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  41.  46
    A Modeling Approach for Mechanisms Featuring Causal Cycles.Alexander Gebharter & Gerhard Schurz - 2016 - Philosophy of Science 83 (5):934-945.
    Mechanisms play an important role in many sciences when it comes to questions concerning explanation, prediction, and control. Answering such questions in a quantitative way requires a formal represention of mechanisms. Gebharter (2014) suggests to represent mechanisms by means of one or more causal arrows of an acyclic causal net. In this paper we show how this approach can be extended in such a way that it can also be fruitfully applied to mechanisms featuring causal feedback.
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  42.  41
    Erratum To: Causality as a Theoretical Concept: Explanatory Warrant and Empirical Content of the Theory of Causal Nets.Gerhard Schurz & Alexander Gebharter - 2016 - Synthese 193 (4):1105-1106.
  43.  66
    How Occam's Razor Provides a Neat Definition of Direct Causation.Alexander Gebharter & Gerhard Schurz - 2014 - In J. M. Mooij, D. Janzing, J. Peters, T. Claassen & A. Hyttinen (eds.), Proceedings of the UAI Workshop Causal Inference: Learning and Prediction. CEUR-WS. pp. 1-10.
    In this paper we show that the application of Occam’s razor to the theory of causal Bayes nets gives us a neat definition of direct causation. In particular we show that Occam’s razor implies Woodward’s (2003) definition of direct causation, provided suitable intervention variables exist and the causal Markov condition (CMC) is satisfied. We also show how Occam’s razor can account for direct causal relationships Woodward style when only stochastic intervention variables are available.
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  44. Meta-Induction and the Wisdom of Crowds.Paul D. Thorn & Gerhard Schurz - 2012 - Analyse & Kritik 34 (2):339-366.
    Meta-induction, in its various forms, is an imitative prediction method, where the prediction methods and the predictions of other agents are imitated to the extent that those methods or agents have proven successful in the past. In past work, Schurz demonstrated the optimality of meta-induction as a method for predicting unknown events and quantities. However, much recent discussion, along with formal and empirical work, on the Wisdom of Crowds has extolled the virtue of diverse and independent judgment as essential to (...)
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  45.  31
    Common Cause Abduction: The Formation of Theoretical Concepts and Models in Science.Gerhard Schurz - 2016 - Logic Journal of the IGPL 24 (4).
  46.  26
    Ostensive Learnability as a Test Criterion for Theory-Neutral Observation Concepts.Gerhard Schurz - 2015 - Journal for General Philosophy of Science / Zeitschrift für Allgemeine Wissenschaftstheorie 46 (1):139-153.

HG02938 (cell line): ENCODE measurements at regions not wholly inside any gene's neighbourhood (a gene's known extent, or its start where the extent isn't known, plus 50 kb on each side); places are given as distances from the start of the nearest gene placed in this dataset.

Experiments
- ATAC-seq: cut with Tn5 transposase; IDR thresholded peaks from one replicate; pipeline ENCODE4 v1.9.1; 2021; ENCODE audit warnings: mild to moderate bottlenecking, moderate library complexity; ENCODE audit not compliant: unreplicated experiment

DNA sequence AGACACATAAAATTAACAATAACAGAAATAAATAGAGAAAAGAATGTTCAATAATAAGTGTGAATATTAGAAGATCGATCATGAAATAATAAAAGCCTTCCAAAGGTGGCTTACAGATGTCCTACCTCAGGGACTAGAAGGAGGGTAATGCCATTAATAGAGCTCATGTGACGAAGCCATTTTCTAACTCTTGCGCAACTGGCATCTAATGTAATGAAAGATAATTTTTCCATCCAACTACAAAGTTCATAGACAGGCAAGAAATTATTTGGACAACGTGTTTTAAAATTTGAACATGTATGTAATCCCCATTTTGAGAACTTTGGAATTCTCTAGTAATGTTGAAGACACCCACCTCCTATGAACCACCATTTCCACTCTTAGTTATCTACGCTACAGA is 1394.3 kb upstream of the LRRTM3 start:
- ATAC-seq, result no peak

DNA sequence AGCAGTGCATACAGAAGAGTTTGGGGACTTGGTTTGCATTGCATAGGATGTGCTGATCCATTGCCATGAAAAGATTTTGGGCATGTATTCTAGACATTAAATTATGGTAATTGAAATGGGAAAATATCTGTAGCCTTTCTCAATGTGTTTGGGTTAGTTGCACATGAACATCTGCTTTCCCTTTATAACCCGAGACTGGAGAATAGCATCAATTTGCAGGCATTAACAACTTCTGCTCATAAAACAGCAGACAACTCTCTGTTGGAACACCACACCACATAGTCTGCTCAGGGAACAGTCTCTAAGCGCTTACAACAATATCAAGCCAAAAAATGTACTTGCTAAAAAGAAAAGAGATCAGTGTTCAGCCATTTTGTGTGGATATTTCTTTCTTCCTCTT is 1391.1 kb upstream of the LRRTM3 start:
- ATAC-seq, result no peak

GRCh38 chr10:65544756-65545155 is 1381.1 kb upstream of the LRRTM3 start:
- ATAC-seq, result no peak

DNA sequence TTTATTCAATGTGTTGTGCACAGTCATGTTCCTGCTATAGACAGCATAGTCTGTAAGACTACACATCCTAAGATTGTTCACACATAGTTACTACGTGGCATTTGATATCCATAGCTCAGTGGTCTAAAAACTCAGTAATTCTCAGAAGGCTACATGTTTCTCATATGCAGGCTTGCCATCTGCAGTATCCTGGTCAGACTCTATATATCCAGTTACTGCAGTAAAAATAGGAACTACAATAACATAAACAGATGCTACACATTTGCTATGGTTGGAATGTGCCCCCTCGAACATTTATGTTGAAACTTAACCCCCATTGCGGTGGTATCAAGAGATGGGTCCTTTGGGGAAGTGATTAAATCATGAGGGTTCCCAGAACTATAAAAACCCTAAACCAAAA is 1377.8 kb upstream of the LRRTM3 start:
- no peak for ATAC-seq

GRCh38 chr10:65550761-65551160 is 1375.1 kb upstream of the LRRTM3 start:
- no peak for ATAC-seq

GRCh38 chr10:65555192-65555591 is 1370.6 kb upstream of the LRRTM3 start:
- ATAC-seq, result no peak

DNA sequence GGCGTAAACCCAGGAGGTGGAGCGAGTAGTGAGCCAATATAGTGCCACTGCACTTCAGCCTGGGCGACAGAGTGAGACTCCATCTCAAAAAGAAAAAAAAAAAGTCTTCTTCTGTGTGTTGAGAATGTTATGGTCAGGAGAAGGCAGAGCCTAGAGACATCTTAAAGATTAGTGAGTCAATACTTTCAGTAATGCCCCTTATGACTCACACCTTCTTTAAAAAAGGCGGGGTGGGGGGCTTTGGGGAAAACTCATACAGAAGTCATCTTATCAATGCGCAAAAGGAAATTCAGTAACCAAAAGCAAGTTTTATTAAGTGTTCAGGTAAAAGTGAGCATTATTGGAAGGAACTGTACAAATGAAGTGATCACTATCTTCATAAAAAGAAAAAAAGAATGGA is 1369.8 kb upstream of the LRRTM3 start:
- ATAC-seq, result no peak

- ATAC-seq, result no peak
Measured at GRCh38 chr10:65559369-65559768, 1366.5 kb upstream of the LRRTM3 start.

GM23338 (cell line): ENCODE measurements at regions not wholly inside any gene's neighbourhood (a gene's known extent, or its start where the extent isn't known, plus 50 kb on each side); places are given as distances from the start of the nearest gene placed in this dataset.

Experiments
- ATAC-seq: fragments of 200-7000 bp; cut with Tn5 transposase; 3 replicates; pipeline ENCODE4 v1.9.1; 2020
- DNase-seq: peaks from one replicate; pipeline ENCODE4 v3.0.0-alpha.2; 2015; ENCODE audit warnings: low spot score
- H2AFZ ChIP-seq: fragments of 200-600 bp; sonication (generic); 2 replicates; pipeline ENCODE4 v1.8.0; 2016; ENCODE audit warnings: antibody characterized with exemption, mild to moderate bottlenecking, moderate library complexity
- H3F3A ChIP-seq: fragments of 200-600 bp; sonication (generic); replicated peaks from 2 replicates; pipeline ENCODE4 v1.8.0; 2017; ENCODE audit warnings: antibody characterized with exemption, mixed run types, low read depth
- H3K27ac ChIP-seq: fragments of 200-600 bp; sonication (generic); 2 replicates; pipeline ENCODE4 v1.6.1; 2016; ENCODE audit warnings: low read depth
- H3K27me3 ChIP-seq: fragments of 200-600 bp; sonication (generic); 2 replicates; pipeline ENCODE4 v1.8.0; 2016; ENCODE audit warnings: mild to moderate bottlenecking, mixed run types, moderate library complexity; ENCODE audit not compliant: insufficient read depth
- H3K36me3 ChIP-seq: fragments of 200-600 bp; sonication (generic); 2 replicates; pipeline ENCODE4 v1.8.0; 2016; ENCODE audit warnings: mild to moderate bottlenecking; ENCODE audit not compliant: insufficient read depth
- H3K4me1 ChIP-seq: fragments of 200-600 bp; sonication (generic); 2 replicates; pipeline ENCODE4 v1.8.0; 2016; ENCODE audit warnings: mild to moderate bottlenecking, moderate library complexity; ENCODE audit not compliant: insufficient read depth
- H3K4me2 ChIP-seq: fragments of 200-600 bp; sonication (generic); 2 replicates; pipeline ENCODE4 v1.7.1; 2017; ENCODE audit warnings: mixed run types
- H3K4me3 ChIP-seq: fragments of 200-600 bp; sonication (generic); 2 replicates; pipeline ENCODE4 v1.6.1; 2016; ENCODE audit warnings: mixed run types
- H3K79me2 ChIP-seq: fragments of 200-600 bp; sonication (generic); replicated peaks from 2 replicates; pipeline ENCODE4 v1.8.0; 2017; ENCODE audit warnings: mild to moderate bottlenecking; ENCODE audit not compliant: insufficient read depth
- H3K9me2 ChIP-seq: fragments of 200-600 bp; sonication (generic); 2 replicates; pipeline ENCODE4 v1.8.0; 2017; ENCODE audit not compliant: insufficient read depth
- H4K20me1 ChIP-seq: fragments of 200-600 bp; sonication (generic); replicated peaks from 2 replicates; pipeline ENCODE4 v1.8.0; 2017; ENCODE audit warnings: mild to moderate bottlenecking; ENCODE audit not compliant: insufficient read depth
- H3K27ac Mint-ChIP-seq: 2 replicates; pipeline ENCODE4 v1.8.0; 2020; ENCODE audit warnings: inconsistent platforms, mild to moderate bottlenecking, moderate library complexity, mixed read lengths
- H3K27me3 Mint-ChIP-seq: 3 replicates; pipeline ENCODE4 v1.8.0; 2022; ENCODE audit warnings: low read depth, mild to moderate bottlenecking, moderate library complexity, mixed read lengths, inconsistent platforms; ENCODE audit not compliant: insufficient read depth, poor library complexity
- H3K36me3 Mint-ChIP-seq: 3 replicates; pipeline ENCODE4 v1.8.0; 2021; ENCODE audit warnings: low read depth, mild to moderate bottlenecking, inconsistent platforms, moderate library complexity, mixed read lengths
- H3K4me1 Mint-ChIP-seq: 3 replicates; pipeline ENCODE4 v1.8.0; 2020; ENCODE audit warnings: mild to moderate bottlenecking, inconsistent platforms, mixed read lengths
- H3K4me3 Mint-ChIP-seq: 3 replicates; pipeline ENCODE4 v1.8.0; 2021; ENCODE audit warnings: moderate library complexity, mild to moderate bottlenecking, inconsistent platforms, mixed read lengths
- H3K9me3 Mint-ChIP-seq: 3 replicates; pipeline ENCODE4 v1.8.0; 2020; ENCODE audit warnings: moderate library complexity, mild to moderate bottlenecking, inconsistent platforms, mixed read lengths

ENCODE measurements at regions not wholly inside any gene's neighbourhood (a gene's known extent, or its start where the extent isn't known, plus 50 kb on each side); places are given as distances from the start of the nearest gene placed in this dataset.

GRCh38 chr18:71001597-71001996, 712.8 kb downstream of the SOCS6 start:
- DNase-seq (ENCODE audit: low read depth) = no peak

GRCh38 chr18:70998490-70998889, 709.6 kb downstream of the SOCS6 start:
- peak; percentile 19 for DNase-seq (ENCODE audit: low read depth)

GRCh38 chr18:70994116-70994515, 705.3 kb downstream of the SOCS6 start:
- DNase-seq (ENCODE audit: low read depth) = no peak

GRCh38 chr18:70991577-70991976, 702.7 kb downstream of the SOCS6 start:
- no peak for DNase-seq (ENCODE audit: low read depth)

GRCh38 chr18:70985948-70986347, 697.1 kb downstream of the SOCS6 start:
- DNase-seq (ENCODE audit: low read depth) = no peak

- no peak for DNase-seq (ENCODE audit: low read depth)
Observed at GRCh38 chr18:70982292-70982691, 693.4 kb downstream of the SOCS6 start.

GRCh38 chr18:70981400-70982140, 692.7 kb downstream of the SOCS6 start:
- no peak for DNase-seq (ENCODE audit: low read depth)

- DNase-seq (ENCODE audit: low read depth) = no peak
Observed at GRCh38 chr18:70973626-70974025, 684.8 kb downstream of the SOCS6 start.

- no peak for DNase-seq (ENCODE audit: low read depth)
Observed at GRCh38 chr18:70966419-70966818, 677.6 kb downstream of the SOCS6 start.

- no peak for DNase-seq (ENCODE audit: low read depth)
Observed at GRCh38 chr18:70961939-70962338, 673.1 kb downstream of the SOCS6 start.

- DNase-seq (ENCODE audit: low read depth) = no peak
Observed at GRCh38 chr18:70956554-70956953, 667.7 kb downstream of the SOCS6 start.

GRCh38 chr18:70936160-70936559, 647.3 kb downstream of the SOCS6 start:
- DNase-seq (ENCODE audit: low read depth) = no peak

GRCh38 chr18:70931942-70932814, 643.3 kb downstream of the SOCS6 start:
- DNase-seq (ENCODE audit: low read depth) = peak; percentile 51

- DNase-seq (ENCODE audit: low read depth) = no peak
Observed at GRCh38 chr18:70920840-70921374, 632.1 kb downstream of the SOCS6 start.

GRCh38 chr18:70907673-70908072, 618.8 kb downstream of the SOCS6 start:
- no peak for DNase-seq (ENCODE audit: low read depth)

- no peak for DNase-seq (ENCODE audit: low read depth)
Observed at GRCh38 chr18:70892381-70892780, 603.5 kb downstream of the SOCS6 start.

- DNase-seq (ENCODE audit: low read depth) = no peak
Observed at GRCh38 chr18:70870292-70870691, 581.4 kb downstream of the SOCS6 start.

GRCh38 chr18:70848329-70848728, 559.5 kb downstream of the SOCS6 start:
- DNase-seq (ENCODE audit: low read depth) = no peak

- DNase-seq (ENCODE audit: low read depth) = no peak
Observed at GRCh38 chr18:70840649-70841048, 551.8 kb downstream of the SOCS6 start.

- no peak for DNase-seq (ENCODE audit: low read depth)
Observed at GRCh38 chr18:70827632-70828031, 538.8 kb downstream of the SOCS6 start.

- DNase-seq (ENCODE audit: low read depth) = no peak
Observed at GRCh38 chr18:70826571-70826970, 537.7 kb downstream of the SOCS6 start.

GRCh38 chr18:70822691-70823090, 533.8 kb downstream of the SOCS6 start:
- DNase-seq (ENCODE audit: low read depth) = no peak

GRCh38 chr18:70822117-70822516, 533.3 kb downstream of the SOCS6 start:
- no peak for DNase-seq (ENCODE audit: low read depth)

In the first part of my paper I discuss eight arguments in favour of the theory-dependence of observation: realistic content, guidance function of theories, perception as cognitive construction, expectation-dependence of perception, theory-dependence of scientific data, continuity between observational and theoretical concepts, language-dependence, and meaning holism. I argue that although these arguments make correct points, they do not exclude the existence of observations that are weakly theory-neutral in the sense that they don’t depend on acquired background knowledge. In the second part (...)
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  47.  15
    How Category Selection Impacts Inference Reliability: Inheritance Inference From an Ecological Perspective.Paul D. Thorn & Gerhard Schurz - 2021 - Cognitive Science 45 (4):e12971.
    This article presents results from a simulation‐based study of inheritance inference, that is, inference from the typicality of a property among a “base” class to its typicality among a subclass of the class. The study aims to ascertain which kinds of inheritance inferences are reliable, with attention to the dependence of their reliability upon the type of environment in which inferences are made. For example, the study addresses whether inheritance inference is reliable in the case of “exceptional subclasses” (i.e., subclasses (...)
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  48.  36
    A Frame-Theoretic Analysis of Two Rival Conceptions of Heat.Ioannis Votsis & Gerhard Schurz - 2012 - Studies in History and Philosophy of Science Part A 43 (1):105-114.
  49. Scientific Explanation: A Critical Survey.Gerhard Schurz - 1995 - Foundations of Science 1 (3):429-465.
    This paper describes the development of theories of scientific explanation since Hempel's earliest models in the 1940ies. It focuses on deductive and probabilistic whyexplanations and their main problems: lawlikeness, explanation-prediction asymmetries, causality, deductive and probabilistic relevance, maximal specifity and homogenity, the height of the probability value. For all of these topic the paper explains the most important approaches as well as their criticism, including the author's own accounts. Three main theses of this paper are: (1) Both deductive and probabilistic explanations (...)
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  50.  24
    Causality and Unification: How Causality Unifies Statistical Regularities.Gerhard Schurz - 2015 - Theoria: Revista de Teoría, Historia y Fundamentos de la Ciencia 30 (1):73.
    Two key ideas of scientific explanation - explanations as causal information and explanation as unification - have frequently been set into mutual opposition. This paper proposes a "dialectical solution" to this conflict, by arguing that causal explanations are preferable to non-causal explanations because they lead to a higher degree of unification at the level of the explanation of statistical regularities. The core axioms of the theory of causal nets are justified because they give the best if not the only unifying (...)